“We Doctors See Death all around Us, But We Don’t Like to Think about Our Own”, Daniel Marchalik Writes on The Washington Post

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When breath becomes air cover

In this piece published on The Washington Post, Dr. Daniel Marchalik writes about how Paul Kalanithi’s memoir, “When Breath Becomes Air”, confronted him and his friends from medical school with the fear of their own deaths. Dr. Marchalik reflects about “hard line of separation between what happens to ‘them’ — the patients — and what can happen to ‘us’”, the physicians. For that separation, him and other physicians are used to seeing death as something that happens to others, and thus avoid thinking about it altogether.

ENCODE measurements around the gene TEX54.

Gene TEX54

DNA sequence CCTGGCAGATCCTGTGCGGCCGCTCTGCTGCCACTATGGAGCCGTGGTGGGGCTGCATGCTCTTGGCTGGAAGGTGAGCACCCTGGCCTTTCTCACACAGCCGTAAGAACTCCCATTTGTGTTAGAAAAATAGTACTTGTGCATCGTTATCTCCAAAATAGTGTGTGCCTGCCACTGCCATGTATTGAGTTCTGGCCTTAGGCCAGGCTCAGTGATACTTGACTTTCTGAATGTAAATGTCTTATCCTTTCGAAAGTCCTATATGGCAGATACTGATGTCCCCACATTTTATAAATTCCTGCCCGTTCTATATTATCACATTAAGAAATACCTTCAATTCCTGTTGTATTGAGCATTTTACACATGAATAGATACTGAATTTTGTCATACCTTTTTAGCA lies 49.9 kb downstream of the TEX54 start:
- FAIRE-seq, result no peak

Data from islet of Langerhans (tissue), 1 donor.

He continues: “We trust in the double standard: one recommendation for our patients, a different one for ourselves. We routinely counsel patients on their end-of-life care, and we inquire about living wills before surgery. But in asking around, I learned that none of my fellow residents have living wills, designated proxies or advance directives. I don’t have them either, nor have I had a real discussion about what I would want done if the worst-case scenario occurred”.

Dr. Marchalik invites physicians to reflect about their own mortality, and engage in difficult conversations with their loved ones. “Not reflecting on or discussing it, like not picking up a book, does not change our reality: that illness and death are often unpredictable, and that this is as true for us doctors as it is for our patients”, he concludes.

Read the piece on The Washington Post.